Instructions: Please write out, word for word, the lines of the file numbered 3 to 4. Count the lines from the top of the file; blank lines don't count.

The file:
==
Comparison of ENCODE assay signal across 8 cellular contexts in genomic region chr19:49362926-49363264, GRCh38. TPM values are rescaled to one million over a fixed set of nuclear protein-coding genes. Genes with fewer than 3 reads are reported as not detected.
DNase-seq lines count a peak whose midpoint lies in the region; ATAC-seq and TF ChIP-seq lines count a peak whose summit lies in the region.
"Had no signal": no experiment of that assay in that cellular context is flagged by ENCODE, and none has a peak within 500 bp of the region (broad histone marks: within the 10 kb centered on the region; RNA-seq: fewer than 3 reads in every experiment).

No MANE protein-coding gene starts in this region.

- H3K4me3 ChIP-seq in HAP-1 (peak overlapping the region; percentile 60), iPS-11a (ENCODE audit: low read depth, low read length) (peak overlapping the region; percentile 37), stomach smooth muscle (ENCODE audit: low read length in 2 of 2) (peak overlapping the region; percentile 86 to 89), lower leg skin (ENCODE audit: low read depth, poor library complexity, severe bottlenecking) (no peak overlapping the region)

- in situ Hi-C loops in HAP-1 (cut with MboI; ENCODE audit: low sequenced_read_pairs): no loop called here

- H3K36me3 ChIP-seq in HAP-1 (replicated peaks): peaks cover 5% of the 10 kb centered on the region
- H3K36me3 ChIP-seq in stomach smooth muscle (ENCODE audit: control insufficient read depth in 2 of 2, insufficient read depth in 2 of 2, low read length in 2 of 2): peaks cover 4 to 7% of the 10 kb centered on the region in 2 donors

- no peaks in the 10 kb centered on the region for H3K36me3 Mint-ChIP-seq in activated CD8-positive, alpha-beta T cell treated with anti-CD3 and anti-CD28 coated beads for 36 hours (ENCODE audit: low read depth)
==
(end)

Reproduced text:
"Had no signal": no experiment of that assay in that cellular context is flagged by ENCODE, and none has a peak within 500 bp of the region (broad histone marks: within the 10 kb centered on the region; RNA-seq: fewer than 3 reads in every experiment).

No MANE protein-coding gene starts in this region.